Despite a little confusion over lb/ft and lb/inches (wince) I swopped the engine mounts for new ones. (Panic not, I realised the first one was looking a bit squished early on in the piece and backed it off). Sticking with the Nobby Nomates school of mechanickery I cobbled together a lifting mechanism from an original (my 21st birthday gift from Mum and Dad) Black & Decker Workmate, a trolley jack and lump of 4X2 (that's a piece of wood for those about to accuse me of being anti-semitic again). I removed the split pins from the engine mount bolts and backed off the nuts a couple of turns then gently pumped up the jack until it was taking the weight. I then backed all of the nuts off almost fully and gently wiggled the engine from side to side until I was sure I'd get enough room to replace the mounts and bolts one at a time. The top ones were swopped easily, the bottom ones needed a little up and downery with the jack. I did feel that only one corner/pair were showing any signs of wear but was more than happy to replace them all in deference to my fillings and the engine not falling off. The glide approach I could probably cope with, it's the sudden effect on the centre of gravity that worries me.
"What happened to the tailplane struts Flintstone?!" I hear you cry. Well I thought I was going to have to strip them back to bare metal but some rubbing back to sub-Hammerite level and respraying with proper paint took care of that. The day I opted to refit the struts was right in the middle of a cold snap hence the many layers of clothing which is my way of pre-empting the fattist comments.
"Insert Part 36 Bolt Into Tab B Of Wardrobe Door"
Which brings us up to yesterday. BobM had offered to help me get the fuselage to the hangar, a favour I eagerly accepted. Although they'll need to come off to check for leaks during the engine runs I fitted the engine baffles, cowls and spinner for the seven mile road trip my reasoning being that it just wouldn't look right (I wanted the neighbours to think I'd done at least some work while I'd been lowering their property values) and knowing my luck I'd drop or tread on something while clodhopping around the trailer. Rather than faff around reversing the trailer on to the drive we reckoned it would be simpler to wheel the fuselage across the road. The entire aircraft, with wings, weighs only 710lbs but even so I thought Bob was being a bit optimistic when he suggested we lift it onto the trailer so we opted to use the ramps which, being made of thick steel checkerplate, probably weighed even more. Sliding them out almost crippled me. Next time Bob we'll go with your suggestion and lift the bl00dy thing.
Once we had it on the trailer, facing backwards, Bob realised that all the weight (engine) was aft so we'd need the aircraft facing forward. In a fine example of lateral thinking he suggested we just spin it around the main wheels which is how he ended up taking the tail into the bushes saying "No pictures!" when I whipped out my phone.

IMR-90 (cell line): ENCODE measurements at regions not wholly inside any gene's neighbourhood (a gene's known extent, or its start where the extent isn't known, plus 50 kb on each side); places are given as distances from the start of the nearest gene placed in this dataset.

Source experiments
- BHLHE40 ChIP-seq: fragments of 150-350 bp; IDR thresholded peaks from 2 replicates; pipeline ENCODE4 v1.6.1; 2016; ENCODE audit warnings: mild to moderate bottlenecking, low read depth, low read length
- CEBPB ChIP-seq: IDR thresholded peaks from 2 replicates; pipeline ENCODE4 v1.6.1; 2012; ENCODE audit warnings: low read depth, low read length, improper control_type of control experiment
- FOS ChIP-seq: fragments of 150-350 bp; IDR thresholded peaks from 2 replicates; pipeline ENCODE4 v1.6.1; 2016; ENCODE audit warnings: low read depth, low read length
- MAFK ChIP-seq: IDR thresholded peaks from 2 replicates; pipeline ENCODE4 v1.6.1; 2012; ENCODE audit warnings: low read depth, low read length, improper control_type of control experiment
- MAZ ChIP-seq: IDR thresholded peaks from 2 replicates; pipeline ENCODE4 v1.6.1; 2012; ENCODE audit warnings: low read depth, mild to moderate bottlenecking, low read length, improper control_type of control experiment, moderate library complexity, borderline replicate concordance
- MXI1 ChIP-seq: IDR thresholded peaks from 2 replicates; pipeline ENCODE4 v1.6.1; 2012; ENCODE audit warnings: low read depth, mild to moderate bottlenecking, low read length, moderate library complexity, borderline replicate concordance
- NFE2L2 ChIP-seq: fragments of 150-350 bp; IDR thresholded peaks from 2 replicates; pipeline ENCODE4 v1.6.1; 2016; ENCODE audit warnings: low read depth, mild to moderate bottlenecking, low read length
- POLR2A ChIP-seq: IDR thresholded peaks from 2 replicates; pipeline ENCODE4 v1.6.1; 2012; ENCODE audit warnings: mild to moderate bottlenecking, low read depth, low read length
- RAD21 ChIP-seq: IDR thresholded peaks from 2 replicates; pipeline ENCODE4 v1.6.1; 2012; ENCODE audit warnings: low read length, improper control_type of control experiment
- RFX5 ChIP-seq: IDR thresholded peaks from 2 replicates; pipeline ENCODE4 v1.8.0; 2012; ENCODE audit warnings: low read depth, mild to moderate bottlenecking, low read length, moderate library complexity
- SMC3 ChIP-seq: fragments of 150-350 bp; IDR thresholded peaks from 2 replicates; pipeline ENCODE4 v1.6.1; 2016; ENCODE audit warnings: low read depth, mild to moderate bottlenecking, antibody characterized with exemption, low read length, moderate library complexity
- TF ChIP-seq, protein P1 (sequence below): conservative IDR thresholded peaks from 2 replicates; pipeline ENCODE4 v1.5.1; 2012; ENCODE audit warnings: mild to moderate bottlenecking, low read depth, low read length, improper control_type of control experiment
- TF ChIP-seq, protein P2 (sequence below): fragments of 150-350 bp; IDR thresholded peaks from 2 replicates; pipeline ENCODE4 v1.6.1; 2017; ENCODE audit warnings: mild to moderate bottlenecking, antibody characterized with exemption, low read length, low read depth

About here somewhere there should be a picture of the aircraft going in to the hangar but to be honest it was raining, gusty and we were hanging out for an all day breakfast at the Silver Ball cafe so we put it away quickly and bogged off. Turned out the cafe was closed and Bob needed a wee so we headed off to our respective homes with my promise of buying breakfast another day being whisked eastward at 25 knots gusting 40.
Next report should see the wings on.
Excellent progress in the teeth of natures defiance. Well done !
Ah, the joys of permit aircraft. Exploring the little variations between aircraft that were seemingly made to an identical spec.
Eventual colour scheme? something like an RAF Hawker Hind dare we hope?
Engurlish levul 6 profishent
Wash yer mouth out! The colour scheme stays
Mono, just the sort of comment I'd expect from a pervy wurzel. Actually I think I was demonstrating the operation of my long-gone chest expander. The one that used to trap my chest hairs in the springs.
mick. Yup, I intend to attend a few events providing I can blow the dust off my VFR navigation in time.
"I intend to attend a few events providing I can blow the dust off my VFR navigation in time."
Pah! hardly a taxing matter, just go IFR ( I Follow Roads ) and read the road signs.
As for colour schemes, don't worry, mine is even more hideous [G-MYGR]
Engurlish levul 6 profishent
No, I was referring to colour scheme. The Fury was inspired by the inter wars Hawker biplanes and looks the dogz doodahs in an RAF 1920s scheme.
As for mine, a plain all over yellow instead of that hideous purple & yellow would be an improvement. Although I'm leaning more towards a silver/yellow combination, but not in a patchwork rendition of something resembling the cheap plastic toys of my youth (Woolworths). In the meantime, I just revel in the joy of flying her.
Engurlish levul 6 profishent
Engine run-up day today. She started on the second swing of the prop and ran for about fifteen minutes before ummmmm, running out of fuel Knew I'd forgotten to take something with me. Mag drops were fine though (and so they should be after me shelling out for two rebuilds) and after warming up a full power run saw 2100 rpm. We knew that was low but with no cowls or intake duct and being static it was to be expected. I'm off to find the engine manual to see what it should be. Having fitted the cowls I can do another run then decide if the mixture needs adjustment (throttle throw is 100%). Oil T&P was fine if a little on the cool side but again that's down to the lack of cowls.
All work thus far was checked and found satisfactory so we can sign it off. One thing we did note was that the moving propeller is completely invisible. I'd planned to rub it down and re-varnish so yellow tips might be a good idea while I'm there. Looks like that spare can I thought I'd overordered will come in handy then. One other thing that came from today was just how cold it is in that cockpit from the propwash alone. I'm going to need a sensible helmet, mask, scarf, snood, parka, thermal shreddies, goggles and gloves if I'm serious about getting airborne outside what laughingly passes for summer.
So now I'm waiting to hear when the wings can go on. Peter (who de-rigged the aircraft three years ago) and Bob are both busy but I'm hoping we can get together in the next week or so before my next tour of work starts. Starting to get just a little excited